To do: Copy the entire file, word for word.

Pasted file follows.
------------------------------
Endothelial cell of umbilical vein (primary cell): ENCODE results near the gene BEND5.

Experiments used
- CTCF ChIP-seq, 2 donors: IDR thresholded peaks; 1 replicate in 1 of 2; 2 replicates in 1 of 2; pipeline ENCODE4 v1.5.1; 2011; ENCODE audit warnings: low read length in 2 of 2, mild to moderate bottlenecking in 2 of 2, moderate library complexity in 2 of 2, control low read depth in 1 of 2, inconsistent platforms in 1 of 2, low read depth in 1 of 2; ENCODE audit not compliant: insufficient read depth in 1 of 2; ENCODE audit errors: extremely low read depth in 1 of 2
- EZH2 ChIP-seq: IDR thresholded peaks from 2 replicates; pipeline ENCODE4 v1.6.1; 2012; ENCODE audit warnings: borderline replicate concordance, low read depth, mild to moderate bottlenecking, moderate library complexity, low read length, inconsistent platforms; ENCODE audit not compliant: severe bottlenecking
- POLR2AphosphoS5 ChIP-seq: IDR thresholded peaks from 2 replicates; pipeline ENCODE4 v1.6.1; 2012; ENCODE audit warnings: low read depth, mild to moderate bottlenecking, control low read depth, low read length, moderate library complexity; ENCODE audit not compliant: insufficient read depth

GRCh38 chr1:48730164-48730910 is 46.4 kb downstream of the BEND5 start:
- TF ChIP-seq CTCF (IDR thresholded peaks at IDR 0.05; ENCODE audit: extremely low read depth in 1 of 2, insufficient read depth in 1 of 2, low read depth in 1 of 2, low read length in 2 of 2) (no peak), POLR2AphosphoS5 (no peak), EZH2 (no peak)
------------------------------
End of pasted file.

Endothelial cell of umbilical vein (primary cell): ENCODE results near the gene BEND5.

Experiments used
- CTCF ChIP-seq, 2 donors: IDR thresholded peaks; 1 replicate in 1 of 2; 2 replicates in 1 of 2; pipeline ENCODE4 v1.5.1; 2011; ENCODE audit warnings: low read length in 2 of 2, mild to moderate bottlenecking in 2 of 2, moderate library complexity in 2 of 2, control low read depth in 1 of 2, inconsistent platforms in 1 of 2, low read depth in 1 of 2; ENCODE audit not compliant: insufficient read depth in 1 of 2; ENCODE audit errors: extremely low read depth in 1 of 2
- EZH2 ChIP-seq: IDR thresholded peaks from 2 replicates; pipeline ENCODE4 v1.6.1; 2012; ENCODE audit warnings: borderline replicate concordance, low read depth, mild to moderate bottlenecking, moderate library complexity, low read length, inconsistent platforms; ENCODE audit not compliant: severe bottlenecking
- POLR2AphosphoS5 ChIP-seq: IDR thresholded peaks from 2 replicates; pipeline ENCODE4 v1.6.1; 2012; ENCODE audit warnings: low read depth, mild to moderate bottlenecking, control low read depth, low read length, moderate library complexity; ENCODE audit not compliant: insufficient read depth

GRCh38 chr1:48730164-48730910 is 46.4 kb downstream of the BEND5 start:
- TF ChIP-seq CTCF (IDR thresholded peaks at IDR 0.05; ENCODE audit: extremely low read depth in 1 of 2, insufficient read depth in 1 of 2, low read depth in 1 of 2, low read length in 2 of 2) (no peak), POLR2AphosphoS5 (no peak), EZH2 (no peak)